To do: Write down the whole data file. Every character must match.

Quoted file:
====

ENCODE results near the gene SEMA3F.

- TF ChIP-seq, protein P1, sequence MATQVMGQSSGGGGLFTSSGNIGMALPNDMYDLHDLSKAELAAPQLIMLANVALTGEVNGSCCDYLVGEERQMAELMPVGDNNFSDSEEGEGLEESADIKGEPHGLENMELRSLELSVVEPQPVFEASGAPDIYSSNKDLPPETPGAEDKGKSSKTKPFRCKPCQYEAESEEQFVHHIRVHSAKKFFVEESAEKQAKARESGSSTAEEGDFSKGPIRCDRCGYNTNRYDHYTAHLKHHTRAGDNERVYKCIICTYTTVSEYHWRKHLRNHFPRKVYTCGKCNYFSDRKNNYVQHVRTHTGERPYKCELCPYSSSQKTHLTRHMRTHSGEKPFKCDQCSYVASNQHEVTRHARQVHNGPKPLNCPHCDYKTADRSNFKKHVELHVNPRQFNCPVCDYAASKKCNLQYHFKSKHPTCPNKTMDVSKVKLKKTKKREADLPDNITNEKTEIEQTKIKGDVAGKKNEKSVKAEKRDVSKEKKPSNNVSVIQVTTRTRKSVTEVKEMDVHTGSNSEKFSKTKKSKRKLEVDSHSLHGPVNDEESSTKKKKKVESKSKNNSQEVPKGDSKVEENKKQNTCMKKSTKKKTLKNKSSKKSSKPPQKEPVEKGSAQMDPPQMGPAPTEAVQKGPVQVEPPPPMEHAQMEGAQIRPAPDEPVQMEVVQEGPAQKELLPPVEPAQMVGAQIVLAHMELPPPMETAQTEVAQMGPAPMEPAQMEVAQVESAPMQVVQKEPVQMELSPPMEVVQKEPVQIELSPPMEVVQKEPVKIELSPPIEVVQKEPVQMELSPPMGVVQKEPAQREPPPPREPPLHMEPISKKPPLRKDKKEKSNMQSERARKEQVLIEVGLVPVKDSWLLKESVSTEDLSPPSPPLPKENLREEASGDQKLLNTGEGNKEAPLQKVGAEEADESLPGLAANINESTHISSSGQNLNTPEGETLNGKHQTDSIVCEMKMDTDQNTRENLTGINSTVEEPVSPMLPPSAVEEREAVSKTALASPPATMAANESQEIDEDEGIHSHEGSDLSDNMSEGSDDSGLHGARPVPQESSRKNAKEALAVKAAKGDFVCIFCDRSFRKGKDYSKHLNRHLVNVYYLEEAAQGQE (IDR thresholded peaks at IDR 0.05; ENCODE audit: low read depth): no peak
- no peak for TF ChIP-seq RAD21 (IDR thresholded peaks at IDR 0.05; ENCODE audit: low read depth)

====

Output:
ENCODE results near the gene SEMA3F.

- TF ChIP-seq, protein P1, sequence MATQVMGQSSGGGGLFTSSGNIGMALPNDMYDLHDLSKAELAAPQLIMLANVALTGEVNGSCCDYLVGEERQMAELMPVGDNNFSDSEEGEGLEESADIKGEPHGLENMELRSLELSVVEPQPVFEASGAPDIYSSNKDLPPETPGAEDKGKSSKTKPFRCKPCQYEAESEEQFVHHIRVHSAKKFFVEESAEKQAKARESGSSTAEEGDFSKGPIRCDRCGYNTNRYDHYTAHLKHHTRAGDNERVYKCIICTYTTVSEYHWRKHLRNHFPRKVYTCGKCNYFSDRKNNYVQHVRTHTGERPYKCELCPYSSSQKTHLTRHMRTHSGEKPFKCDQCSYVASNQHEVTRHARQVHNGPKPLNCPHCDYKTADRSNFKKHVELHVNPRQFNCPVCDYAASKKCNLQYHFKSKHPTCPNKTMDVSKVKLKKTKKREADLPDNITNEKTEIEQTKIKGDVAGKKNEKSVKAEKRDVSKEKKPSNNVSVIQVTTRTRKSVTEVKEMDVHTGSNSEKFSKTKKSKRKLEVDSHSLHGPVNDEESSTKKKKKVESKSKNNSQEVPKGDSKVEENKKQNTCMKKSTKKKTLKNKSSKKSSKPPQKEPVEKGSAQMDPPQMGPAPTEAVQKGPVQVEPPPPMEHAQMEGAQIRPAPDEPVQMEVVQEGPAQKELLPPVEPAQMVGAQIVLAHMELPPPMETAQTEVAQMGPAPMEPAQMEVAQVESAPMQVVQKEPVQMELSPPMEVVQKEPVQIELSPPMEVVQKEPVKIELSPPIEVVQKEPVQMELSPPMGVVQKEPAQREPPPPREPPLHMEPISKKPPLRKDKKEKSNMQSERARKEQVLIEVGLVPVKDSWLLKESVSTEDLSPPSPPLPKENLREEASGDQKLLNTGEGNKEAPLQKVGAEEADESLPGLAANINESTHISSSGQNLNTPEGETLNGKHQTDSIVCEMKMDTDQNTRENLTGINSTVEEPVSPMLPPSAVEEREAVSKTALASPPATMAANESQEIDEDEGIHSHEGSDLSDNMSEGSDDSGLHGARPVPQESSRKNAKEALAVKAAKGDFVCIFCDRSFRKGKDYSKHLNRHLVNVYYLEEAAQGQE (IDR thresholded peaks at IDR 0.05; ENCODE audit: low read depth): no peak
- no peak for TF ChIP-seq RAD21 (IDR thresholded peaks at IDR 0.05; ENCODE audit: low read depth)